gb Signalling works (Network Rail)

UK: The Swift, Pragmatic & Efficient Enhancement Delivery project to identify ways of reducing infrastructure investment costs and speeding up delivery ‘is a call to arms to cut unnecessary red tape, be bold and purposeful, and empower the railway to be radical in its thinking’, Rail Minister Chris Heaton-Harris told the Railway Industry Association’s Project SPEED conference on February 26.

He said rail would play a crucial part in rebuilding the economy following the pandemic, commenting that ‘businesses cannot compete and prosper if it is difficult for people and goods to move around the country. They need a resilient, reliable, clean railway.

‘By maximising the benefits of every pound that we’re channelling into rail, we will make the case for continued investment’, he added. ‘Our intention is to create a more resilient, resourceful and robust railway, equipped for the challenges ahead and delivering better for its passengers, as we build back better from Covid-19.’

Chris Heaton-Harris Project SPEED event

Projects ‘from HS2 to the trans-Pennine route upgrade to East West Rail and the wider Beeching reversal programme’ were ‘bringing new hope and economic activity to regions of the country that have not seen this sort of route investment for ages’.

However, he warned against complacency, saying every proposal must come with a strong business case and offer excellent value, with trust and confidence to be earned by on-time and on-budget delivery.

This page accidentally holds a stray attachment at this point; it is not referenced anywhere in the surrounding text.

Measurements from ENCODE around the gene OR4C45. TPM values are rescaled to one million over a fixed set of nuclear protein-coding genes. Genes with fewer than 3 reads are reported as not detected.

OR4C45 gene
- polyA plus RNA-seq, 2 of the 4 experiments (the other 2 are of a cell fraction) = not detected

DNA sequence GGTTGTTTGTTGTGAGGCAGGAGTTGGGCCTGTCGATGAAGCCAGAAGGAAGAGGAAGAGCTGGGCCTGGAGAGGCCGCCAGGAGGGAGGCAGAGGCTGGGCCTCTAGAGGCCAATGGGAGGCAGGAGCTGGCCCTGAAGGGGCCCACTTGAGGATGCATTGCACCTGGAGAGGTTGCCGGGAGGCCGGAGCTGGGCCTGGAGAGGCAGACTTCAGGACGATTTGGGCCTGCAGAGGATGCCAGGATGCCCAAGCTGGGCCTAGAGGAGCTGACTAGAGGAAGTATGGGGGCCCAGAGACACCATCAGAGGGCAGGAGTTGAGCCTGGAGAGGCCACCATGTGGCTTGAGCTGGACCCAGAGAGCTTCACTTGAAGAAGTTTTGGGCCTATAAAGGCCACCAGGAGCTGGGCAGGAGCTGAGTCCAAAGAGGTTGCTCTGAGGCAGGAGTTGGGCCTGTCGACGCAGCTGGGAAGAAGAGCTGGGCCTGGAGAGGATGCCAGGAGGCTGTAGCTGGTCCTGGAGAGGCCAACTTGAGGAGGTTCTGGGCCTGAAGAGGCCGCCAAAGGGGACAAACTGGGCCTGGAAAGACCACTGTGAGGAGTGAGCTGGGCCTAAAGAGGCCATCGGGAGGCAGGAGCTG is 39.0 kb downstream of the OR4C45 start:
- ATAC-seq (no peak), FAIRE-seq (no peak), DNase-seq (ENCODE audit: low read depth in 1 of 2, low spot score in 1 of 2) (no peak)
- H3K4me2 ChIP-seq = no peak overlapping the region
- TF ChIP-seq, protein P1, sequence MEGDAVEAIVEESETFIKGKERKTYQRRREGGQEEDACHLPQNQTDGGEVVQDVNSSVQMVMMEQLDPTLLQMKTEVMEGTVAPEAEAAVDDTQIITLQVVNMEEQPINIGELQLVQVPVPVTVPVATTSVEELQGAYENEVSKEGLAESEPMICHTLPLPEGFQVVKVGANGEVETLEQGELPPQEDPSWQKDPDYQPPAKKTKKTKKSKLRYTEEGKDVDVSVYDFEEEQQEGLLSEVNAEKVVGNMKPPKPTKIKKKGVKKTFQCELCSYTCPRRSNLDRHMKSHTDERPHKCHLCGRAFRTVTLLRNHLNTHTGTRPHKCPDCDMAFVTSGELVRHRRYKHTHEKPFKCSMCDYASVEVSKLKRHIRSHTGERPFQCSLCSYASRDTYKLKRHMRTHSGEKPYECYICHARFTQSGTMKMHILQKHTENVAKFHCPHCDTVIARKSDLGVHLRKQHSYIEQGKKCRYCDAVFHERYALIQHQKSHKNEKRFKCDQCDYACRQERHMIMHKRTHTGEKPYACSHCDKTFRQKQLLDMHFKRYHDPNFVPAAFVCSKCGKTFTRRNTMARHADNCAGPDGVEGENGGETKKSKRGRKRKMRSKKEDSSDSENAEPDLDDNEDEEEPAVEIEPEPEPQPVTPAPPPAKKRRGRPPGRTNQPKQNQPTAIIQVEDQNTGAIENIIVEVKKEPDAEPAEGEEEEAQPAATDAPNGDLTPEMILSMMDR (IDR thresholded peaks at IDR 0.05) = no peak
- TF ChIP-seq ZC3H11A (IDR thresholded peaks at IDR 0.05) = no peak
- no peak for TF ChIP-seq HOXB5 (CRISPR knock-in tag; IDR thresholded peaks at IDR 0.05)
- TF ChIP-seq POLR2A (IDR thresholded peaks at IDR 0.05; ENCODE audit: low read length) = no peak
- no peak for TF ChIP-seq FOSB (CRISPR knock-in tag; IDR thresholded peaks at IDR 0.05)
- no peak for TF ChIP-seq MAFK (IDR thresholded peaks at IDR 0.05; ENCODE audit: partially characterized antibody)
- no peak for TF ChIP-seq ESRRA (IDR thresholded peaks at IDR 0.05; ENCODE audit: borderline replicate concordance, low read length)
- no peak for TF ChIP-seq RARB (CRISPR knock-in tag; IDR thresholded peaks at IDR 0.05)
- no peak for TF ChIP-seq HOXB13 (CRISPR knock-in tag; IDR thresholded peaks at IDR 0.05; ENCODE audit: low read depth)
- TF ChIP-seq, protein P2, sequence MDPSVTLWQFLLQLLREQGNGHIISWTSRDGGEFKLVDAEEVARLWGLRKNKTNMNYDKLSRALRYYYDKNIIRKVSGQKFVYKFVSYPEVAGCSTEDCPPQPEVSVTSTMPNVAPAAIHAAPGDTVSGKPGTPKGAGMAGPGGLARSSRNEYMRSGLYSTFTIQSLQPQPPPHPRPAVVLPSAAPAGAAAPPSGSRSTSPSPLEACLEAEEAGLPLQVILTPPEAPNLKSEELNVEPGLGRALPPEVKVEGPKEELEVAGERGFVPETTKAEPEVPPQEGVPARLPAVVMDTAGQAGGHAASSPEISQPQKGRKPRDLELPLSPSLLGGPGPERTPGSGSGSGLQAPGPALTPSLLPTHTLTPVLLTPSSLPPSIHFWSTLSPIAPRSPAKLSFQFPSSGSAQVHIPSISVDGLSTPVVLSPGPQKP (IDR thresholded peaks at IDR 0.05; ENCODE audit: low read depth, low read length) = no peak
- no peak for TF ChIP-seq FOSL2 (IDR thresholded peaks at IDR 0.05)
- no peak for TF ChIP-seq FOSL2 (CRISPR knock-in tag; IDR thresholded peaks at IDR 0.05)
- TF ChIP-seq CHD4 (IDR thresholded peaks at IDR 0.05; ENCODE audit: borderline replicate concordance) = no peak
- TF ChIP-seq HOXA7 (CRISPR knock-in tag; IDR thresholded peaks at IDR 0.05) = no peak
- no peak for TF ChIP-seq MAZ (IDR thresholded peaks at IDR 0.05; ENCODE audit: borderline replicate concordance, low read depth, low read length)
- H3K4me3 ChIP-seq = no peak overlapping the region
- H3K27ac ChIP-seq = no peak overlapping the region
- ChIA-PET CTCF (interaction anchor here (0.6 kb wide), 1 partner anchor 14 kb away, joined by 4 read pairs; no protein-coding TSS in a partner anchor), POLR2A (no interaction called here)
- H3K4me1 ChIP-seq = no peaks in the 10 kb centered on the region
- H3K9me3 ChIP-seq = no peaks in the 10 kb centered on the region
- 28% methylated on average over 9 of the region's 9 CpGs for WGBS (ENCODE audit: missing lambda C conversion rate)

‘The success of the current rail programme will strongly influence any choices that are made about future investment, future investment that we simply cannot take for granted’, he said.

Project SPEED was helping he said, with 10 key themes for reducing costs and timescales identified through peer reviews and challenge panels.

Reflecting on a succession of projects which have ‘given this industry a bit of an interesting reputation for delays and spiralling costs’, he said Project SPEED was ‘showing what is possible when we work together’.

Amongst the cost-reducing themes is a focus on efficiency, ‘such as simplifying the review process to secure government funding, cutting the time to agree timetables with operators during construction, and shortening the time it takes to get planning consent for rail projects’. Challenging existing standards and assumed ways of working would ensure value for money, for example by looking at how to incorporate innovative and more efficient construction methods.

Heaton-Harris noted that improving how the industry works together ‘is fundamental to the programme’, with a ‘one team culture’ to govern relationships between Network Rail, the Department for Transport, supply chain and stakeholders on any given scheme.

‘The goal is to create a collaborative and accountable team focused on results and empowered to change the culture within the rail industry whilst making efficient use of lots of taxpayers’ money’, he said.